EI:  Well, the half-hour is up.  Do you mind if I just bend your ear for another few minutes to ask you about what, for me, are your four immediate predecessors?

RC:  Go ahead.  I have ten more minutes.

EI:  Paul Chambers.

RC:  Fabulous! Highly underrated! He passed away far too young.  He was the first guy who played inversions of the chords.  Great beat, great sound, and the best recorded bass sound of his time.  He also took the Jimmy Blanton concept of soloing to the next level.

EI:  Wilbur Ware. 

RC:  He was first guy I met when I moved to New York, at the Five Spot in the late 50's.  I never saw him with his own bass.  He brought his sound and his notes to every bass he played, though.  (This is worth considering for those young bassists today who have to tour on borrowed basses.) Wonderful player.  I liked watching him play.

EI:  Wilbur had some sort of simple clarity which I think you might have taken something from.

RC:  Uh, no, I don't really think I took too much from him.  I have mostly taken things from the bands I was in, not other bassists as much. 

EI:  Percy Heath. 

RC:  I miss him dearly.  He would always come down to the gig I was playing, and we would talk, not just about the bass, but about life and philosophy.  I think the community of bass players doesn't realize yet how much they miss him.  I really miss him! Percy had a truly great sound.  I can see him right now, playing with Connie Kay in the Modern Jazz Quartet. 

EI:  Alright, I got one more. 

RC:  One more, then I'm out.

EI:  Get ready…Doug Watkins!

RC:  Oh, wow! Talk about a great sound! Sonny Rollins' Saxophone Colossus with Tommy Flanagan and Max Roach.  [sighs] I wish…in my imagination…

[long pause]

…sometimes I have a dream that Doug would have lived longer, and we would learned what he what would he have sounded like as bassists got pick-ups and amps.  Maybe he would have just stayed where he was…or maybe he would have changed.  I try to imagine it sometimes.  He and Leroy Vinnegar are two of my all-time favorites. 

EI:  Well, this has been a real pleasure for me, Mr. Carter.  I can't be there on the 27th, since I'll be on tour.  But I sure wish I could make it; I'm sure it will be wonderful.

RC:  Well, it sounds like you will be there in spirit, and I can dig that, too.


Bonus track:  Ron Carter on Record, originally posted a month later on the old DTM.


In the Ron Carter interview, there was the following exchange:

Ethan Iverson:  How many records are you on?

Ron Carter:  Over 2000. 

Ethan Iverson:  I've heard only a couple of hundred of them…

Thinking about this later, I wondered if these statistics could be right, and investigated. 

The following list of Ron discs that I've heard is not that accurate or complete, especially since I usually just refer to the first issued LP, not a later repackaging on CD or as a box set.  Also I keep thinking of more I'm temporarily forgetting...he really is on a lot of records!  (UPDATE, July 2010:  I've already heard quite a few more!)  I have starred the albums I think are particularly good for Ron's playing.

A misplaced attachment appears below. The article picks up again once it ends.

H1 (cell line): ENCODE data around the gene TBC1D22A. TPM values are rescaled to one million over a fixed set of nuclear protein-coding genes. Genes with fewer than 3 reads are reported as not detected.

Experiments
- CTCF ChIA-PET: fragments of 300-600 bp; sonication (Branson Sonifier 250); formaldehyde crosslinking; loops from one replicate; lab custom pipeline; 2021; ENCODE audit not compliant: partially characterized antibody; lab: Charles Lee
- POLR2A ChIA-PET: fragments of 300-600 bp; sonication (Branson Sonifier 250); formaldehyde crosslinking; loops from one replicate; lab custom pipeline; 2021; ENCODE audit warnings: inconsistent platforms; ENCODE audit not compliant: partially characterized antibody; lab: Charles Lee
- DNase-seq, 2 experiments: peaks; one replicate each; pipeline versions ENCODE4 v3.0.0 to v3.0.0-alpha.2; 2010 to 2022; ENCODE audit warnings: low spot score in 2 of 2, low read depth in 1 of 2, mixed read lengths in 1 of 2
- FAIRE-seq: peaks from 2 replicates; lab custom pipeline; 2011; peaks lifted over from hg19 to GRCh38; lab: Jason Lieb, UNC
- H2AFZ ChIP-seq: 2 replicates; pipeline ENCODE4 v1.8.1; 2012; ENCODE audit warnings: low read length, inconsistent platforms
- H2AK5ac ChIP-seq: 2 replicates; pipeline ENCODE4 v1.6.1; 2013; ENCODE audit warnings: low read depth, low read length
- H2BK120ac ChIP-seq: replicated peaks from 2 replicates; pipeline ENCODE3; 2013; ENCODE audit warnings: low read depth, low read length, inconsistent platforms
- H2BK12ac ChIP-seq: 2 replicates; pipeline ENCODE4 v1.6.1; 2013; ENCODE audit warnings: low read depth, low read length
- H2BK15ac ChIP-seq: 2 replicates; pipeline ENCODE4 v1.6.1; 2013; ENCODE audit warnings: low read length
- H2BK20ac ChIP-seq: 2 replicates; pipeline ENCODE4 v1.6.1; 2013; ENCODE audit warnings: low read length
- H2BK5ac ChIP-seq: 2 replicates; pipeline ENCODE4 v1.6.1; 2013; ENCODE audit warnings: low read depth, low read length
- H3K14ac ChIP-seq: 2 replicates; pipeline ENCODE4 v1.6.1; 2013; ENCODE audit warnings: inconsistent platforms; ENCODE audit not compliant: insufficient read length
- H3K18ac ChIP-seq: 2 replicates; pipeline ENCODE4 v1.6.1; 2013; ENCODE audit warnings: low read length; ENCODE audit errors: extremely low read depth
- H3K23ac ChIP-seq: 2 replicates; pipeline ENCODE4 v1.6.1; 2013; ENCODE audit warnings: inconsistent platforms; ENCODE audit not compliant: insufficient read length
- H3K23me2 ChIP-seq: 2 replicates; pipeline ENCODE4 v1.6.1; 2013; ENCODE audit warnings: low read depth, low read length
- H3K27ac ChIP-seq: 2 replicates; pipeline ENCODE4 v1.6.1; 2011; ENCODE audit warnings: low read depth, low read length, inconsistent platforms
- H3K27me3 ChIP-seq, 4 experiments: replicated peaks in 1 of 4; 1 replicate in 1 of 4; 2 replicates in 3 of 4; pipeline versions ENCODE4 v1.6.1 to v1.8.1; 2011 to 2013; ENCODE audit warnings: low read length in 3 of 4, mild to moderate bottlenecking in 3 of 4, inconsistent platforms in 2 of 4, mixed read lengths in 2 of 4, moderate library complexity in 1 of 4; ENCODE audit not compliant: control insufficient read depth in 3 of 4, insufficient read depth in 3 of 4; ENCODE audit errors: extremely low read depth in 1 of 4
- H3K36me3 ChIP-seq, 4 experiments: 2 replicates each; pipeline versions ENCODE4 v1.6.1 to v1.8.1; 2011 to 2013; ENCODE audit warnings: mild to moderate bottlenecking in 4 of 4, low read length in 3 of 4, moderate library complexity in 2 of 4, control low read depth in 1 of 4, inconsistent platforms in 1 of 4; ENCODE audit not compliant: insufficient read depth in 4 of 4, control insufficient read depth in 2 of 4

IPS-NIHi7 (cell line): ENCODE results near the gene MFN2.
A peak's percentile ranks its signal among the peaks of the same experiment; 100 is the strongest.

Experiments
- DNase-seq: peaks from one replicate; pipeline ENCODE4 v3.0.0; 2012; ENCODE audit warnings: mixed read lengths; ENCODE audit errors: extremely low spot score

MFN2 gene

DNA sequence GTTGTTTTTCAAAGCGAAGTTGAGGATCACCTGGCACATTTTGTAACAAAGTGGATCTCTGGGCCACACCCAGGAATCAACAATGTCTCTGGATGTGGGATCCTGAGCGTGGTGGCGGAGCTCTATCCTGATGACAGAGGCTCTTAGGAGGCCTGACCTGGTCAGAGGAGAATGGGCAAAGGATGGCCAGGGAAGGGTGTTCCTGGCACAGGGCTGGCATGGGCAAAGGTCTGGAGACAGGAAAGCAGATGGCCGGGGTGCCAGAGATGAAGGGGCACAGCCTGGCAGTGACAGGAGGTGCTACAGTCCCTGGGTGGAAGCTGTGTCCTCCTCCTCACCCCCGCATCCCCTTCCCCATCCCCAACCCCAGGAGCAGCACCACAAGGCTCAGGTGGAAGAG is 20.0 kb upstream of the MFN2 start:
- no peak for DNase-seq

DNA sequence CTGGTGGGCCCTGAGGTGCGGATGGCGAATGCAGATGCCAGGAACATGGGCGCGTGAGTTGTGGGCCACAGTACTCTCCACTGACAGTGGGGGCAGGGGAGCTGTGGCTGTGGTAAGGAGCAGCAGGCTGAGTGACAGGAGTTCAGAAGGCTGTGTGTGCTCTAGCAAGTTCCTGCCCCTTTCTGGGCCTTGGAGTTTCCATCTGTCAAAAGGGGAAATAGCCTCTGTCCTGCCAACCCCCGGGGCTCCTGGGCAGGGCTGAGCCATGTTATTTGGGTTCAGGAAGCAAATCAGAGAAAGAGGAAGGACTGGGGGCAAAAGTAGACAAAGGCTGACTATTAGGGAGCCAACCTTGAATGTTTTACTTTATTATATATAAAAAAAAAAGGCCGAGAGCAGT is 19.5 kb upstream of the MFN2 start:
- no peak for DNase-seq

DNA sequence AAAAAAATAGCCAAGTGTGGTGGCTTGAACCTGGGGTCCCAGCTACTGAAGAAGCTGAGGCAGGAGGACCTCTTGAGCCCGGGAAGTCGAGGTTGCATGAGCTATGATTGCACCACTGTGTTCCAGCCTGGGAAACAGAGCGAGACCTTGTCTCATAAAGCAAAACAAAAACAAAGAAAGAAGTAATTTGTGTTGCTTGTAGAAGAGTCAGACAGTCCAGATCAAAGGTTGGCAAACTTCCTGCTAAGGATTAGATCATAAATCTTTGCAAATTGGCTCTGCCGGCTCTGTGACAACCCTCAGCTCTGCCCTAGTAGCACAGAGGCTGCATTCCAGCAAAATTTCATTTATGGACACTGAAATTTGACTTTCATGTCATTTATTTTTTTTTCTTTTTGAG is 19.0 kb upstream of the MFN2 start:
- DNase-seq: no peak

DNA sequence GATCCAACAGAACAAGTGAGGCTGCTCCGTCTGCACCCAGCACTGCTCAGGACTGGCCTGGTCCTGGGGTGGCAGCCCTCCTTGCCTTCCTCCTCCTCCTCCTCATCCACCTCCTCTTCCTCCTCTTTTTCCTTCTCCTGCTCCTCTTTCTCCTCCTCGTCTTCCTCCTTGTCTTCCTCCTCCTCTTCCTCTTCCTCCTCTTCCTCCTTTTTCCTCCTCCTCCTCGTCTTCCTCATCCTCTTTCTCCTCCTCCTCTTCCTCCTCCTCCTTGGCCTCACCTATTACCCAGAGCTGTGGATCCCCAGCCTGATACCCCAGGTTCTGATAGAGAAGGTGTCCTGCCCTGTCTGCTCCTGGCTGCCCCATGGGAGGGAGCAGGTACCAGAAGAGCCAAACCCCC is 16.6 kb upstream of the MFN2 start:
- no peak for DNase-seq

Adams, Pepper Encounter! (with Zoot Sims)

Allen, Geri  Twenty One

Baker, Chet  Once Upon a Summertime

Barron, Kenny  One + One + One*

Brookmeyer  With Friends

Byard, Jaki  Here's Jaki, Hi-Fly

Carter, Ron   Etudes*, Uptown Conversation*, Patrao, Where?, Third Plane, New York Slick, Anything Goes

Davis, Miles  Seven Steps to Heaven*, Live in Europe*, Four and More*, My Funny Valentine*, E.S.P.*, Sorcerer*, Miles Smiles*, Neferiti*, Live in Berlin*, No Blues*, Live in Toyko*, The Greatest Concert Ever*, Water Babies*, Filles de Killimanjaro*, Live at the Plugged Nickel*

Desmond, Paul  From the Hot Afternoon

Deodato  Deodato

Dolphy, Eric  Out There, Far Cry*

Flanagan, Tommy  The Ultimate Trio*, Positive Intensity

Flack, Roberta  First Take

Frisell, Bill  Bill Frisell, Ron Carter and Paul Motian

Garland, Red  Crossings

Getz, Stan  Stan Getz and Bill Evans

Griffin, Johnny  The Kerry Dancers

Golson, Benny  Free*

Gordon, Dexter 'Round Midnight (soundtrack), The Other Side of 'Round Midnight

Hall, Jim  Live at Village West*, Alone Together, Concierto

Hancock, Herbie  (also V.S.O.P) Empyrean Isles*, Maiden Voyage*, Speak Like a Child*, V.S.O.P.* (California), V.S.O.P.* (New York), The Tempest in the Colosseum, Trio (Japan), Quartet*

Harris, Barry  Magnificent*

Harris, Eddie  The In Sound

Henderson, Joe  Mode for Joe, Tetragon*, The Kicker, Power to the People*, State of the Tenor Vol. 1*, State of the Tenor Vol. 2*

Hodges, Johnny  Three Shades of Blue*

Jackson, Milt  Invitation, Sunflower

Jones, Hank  (also The Great Jazz Trio) Kindness, Joy, Love, and Happiness*, Hanky Panky*, Milestones, Live at the Village Vanguard Vol. 1, Live at the Village Vanguard Vol. 2, Live Under the Sky

Hill, Andrew  Grass Roots, Lift Every Voice

Horn, Shirley  I Remember Miles

Horne, Lena  Lena and Michel  (with Michel Legrand) 

Hubbard, Freddie  Red Clay, Super Blue, Sky Dive, Stardust  (with Bennie Golson) 

Jobim, Antonio Carlos  Stone Flower

Kuhn, Steve  Life's Magic* 

Lewis, Mel  And Friends

Marsalis, Branford Scenes in the City, Royal Garden Blues* 

Marsalis, Wynton  Black Codes (From the Underground) 

Miller, Mulgrew  The Countdown

Montgomery, Wes  Down Here on the Ground*, A Day in the Life

Morgan, Frank  Yardbird Suite

Morgan, Lee  The Procrastinator*

Newman, David  Newmanism

Rivers, Sam  Fuchsia Swing Song, Contours

Rollins, Sonny  Now's the Time*,  Milestone Jazzstars  (with McCoy Tyner and Al Foster) 

Shorter, Wayne  Speak No Evil*, The All-Seeing Eye*, Schizophrenia, The Soothsayer